Procedure for rapid mode of detection. The magnetic microparticles are first mixed with undiluted serum/plasma for five minutes and shaken by hand to capture SARS-CoV-2 antibodies. After rinsing using a magnetic rack to remove the other interfering factors, polystyrene microparticles are added for another five minutes and shaken by hand. Next, the solution is dispensed into the loading chamber of the microfluidic device. After entering the micro-channel, within 10 minutes, an accumulation of polystyrene microparticles is formed that is visible to the naked eye. Credit: Wu., M. et al. / DOI: 10.1126/sciadv.abn6064

Highly sensitive and not easily interfered

The team then tested the detection performance of antibodies in undiluted serum to see whether the complex components within a biological specimen would interfere with the detection performance. The detection level can be adjusted to sensitive mode or rapid mode. Sensitive mode can detect antibodies in a concentration as low as 13.3 ng/ml within 70 minutes. Rapid mode, in contrast, takes only 20 minutes, but the lowest concentration detectable is 57.8 ng/ml.

The team recruited 91 volunteers in Hong Kong with no prior history of COVID-19, who received their second vaccine dose a few weeks before antibody testing. The results revealed that the antibody level reached 1080.8 ng/mL in those who received an mRNA vaccine (BioNTech), which was much greater than the antibody level of 30.2 ng/ml found in those who had received an inactivated vaccine (Sinovac). However, the antibody levels in both groups decayed significantly 45 days after the first measurement. Remarkably, the detection results were highly consistent with the results obtained from ELISA, suggesting the antibody test’s high accuracy comparable to the gold standard in professional laboratories.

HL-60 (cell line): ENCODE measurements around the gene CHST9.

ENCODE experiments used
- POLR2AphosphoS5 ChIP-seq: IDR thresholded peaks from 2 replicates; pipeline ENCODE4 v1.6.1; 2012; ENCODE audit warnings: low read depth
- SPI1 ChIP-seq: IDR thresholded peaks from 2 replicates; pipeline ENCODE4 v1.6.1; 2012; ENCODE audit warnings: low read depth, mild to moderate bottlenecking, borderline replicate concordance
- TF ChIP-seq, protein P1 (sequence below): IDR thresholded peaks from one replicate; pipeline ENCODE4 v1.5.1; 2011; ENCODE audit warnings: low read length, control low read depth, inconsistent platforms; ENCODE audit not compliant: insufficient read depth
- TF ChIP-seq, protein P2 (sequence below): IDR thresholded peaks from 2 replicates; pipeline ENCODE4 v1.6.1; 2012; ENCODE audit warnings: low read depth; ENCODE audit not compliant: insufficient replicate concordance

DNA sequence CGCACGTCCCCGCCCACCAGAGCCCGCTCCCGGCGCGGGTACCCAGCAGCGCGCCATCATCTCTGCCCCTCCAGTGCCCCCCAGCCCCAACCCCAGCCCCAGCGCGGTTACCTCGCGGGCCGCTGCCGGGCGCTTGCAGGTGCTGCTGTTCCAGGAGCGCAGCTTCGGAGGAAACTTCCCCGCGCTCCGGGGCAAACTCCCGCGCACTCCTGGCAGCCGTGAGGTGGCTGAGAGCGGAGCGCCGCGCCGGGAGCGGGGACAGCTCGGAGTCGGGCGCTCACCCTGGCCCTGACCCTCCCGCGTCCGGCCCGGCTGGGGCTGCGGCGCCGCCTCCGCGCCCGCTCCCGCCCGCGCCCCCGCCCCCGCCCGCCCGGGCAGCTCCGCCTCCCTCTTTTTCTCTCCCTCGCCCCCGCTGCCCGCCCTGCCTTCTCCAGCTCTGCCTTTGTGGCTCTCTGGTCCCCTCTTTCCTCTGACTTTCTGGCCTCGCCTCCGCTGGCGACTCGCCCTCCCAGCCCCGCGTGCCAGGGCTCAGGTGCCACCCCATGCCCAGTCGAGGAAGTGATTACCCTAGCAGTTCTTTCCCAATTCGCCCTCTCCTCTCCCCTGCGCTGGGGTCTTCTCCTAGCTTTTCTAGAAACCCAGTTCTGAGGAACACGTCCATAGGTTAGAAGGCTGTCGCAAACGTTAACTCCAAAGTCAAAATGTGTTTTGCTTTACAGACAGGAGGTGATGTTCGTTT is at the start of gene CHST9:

“Our findings show that our microfluidic rapid test device allows low-cost, fast and accurate measurement of antibody levels by visual inspection, making it particularly suitable for time-saving mass-screening settings and individual use. The new rapid test could be used in local clinics or even testing booths at border entry control points in the future,” said Dr Chen. “This measurement may serve as an antibody-based ‘immunity passport’ for better evaluation of immune status to accelerate the economic recovery without adding to the medical burden on health care systems. This capability may lead to novel approaches to managing the pandemic in various countries, from zero-tolerance to co-existence with COVID-19.”

Dr Chen and his team are modifying the device to be more accessible and convenient for home use, such as making it capable of detecting antibodies in samples like saliva or nasal secretions.

COVID-19 antibody level test
Dr Chen Ting-Hsuan and his team members, Dr Wu Minghui (left) and Miss Wu Siying (right), at City University of Hong Kong
Photo source: Dr Chen Ting-Hsuan / City University of Hong Kong

The first co-authors of the paper are Dr Wu Minghui, post-doc, and Miss Wu Siying, PhD student in the BME at CityU. Dr Chen is the corresponding author. This work was done in collaboration with Dr Iris Li Wai-sum, from The University of Hong Kong, and is supported mainly by the Innovation and Technology Fund.